The Mechanics of Time Travel
A big draw of Life is Strange is its apparent web of possible choices. Each choice you make does genuinely feel like it has an impact later in the game. One interaction for example gave me an option- intervene, or take a photo of a very strange argument between two people. I took a photo. Regretting it, I then rewound and intervened. Later though I realised what a terrible idea I went with. I had evidence! I should have kept it! As great a moment as that was, the problem here is that I was given a cheat sheet. Instead of sticking to your guns and accepting your decision, you can flip-flop as much as you want, take as much time as you want and not have to worry about if you mess up because, hey! You can just rewind! You don’t need to worry about your choices, because
you have all the time in the world. Now this is a fine idea, but the game doesn’t feel like it’s built around it effectively. Where Telltale shines is that although most choices come to nothing and have no real effect, it’s theunknown that makes you anxious. Did I make the right decision? What would have happened if I’d chosen a different outcome?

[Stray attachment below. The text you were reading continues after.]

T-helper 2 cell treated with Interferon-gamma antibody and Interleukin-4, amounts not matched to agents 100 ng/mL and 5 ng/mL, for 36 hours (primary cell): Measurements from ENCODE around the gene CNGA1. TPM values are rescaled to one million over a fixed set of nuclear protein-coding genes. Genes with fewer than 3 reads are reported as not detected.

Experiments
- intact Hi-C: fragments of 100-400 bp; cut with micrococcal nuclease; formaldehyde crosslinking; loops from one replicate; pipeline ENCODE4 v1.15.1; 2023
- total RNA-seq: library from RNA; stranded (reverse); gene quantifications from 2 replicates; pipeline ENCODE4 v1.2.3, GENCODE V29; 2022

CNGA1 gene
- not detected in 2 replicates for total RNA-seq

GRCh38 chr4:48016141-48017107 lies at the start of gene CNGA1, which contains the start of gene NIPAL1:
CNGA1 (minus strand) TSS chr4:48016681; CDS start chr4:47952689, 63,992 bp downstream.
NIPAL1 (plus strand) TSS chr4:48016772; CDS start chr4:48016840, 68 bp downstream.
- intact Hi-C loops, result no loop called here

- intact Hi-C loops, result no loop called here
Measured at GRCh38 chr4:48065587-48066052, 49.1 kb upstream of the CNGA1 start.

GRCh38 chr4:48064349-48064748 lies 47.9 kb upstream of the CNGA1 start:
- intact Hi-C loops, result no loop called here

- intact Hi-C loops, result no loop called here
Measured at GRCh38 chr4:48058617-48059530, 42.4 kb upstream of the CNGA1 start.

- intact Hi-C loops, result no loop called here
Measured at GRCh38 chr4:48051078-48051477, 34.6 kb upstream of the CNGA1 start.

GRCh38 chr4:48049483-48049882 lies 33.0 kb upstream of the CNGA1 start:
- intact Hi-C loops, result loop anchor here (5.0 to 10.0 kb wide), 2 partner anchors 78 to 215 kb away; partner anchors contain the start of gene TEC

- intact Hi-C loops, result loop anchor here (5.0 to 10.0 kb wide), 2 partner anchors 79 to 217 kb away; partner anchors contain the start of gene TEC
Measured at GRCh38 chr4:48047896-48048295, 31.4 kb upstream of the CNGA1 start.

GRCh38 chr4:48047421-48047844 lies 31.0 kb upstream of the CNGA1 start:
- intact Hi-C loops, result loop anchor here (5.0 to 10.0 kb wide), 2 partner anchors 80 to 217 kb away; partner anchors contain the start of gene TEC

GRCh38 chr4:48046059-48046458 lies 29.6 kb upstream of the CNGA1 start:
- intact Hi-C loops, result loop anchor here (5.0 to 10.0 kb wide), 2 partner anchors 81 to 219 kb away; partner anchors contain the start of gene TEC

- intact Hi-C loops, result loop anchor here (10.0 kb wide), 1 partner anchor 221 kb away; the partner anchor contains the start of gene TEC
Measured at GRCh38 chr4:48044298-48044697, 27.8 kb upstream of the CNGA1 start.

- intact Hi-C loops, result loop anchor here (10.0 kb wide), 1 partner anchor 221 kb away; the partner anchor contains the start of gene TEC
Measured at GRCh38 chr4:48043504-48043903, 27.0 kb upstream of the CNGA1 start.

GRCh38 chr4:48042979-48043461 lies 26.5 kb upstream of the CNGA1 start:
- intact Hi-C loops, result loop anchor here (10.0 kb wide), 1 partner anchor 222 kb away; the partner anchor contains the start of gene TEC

It ultimately gives our own play-though it’s own identity, because we made out decision and have to live with them. In LiS, it feels more like hitting and autosave button and just spamming for the best outcome. Now this is something I’m willing to bet (and hope!) that the writers have planned for, to lure us into a false sense of security before pulling the rug out from under us, but at the moment it just takes away any urgency. Anything mildly serious move me make, or any potential risks we take have no threat to back them up. We’re presented the entire tree of outcomes and told to play out each and pick the one that’s best. Again, I bring this up first because I think it’s something they might address by showing that our decisions and our messing with time and flippancy have consequences, but as of episode one I felt none of that. I felt like reading a choose your own adventure, then jumping back to the page when you didn’t like the outcome.